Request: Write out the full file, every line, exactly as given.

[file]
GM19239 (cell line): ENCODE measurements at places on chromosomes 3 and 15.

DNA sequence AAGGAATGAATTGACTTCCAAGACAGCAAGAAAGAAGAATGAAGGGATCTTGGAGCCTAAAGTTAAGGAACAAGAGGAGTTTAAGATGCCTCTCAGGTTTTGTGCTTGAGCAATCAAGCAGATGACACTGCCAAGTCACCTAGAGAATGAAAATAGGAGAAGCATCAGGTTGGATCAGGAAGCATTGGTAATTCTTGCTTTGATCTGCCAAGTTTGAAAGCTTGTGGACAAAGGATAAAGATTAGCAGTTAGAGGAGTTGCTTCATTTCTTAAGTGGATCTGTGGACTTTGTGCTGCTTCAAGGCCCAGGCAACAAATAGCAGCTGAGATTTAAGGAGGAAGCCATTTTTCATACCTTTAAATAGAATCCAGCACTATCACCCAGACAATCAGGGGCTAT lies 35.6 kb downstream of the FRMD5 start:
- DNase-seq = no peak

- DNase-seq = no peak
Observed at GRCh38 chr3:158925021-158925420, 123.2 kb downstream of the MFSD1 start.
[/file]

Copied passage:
GM19239 (cell line): ENCODE measurements at places on chromosomes 3 and 15.

DNA sequence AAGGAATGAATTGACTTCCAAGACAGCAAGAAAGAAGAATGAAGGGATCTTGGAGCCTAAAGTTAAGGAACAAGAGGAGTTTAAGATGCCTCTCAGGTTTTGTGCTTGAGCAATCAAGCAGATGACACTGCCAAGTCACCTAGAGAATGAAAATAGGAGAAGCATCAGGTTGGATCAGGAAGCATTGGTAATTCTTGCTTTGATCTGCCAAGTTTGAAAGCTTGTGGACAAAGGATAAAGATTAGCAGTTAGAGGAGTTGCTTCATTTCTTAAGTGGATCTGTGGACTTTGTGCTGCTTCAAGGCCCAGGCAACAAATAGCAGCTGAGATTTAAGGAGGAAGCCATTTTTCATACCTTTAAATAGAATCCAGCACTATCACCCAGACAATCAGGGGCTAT lies 35.6 kb downstream of the FRMD5 start:
- DNase-seq = no peak

- DNase-seq = no peak
Observed at GRCh38 chr3:158925021-158925420, 123.2 kb downstream of the MFSD1 start.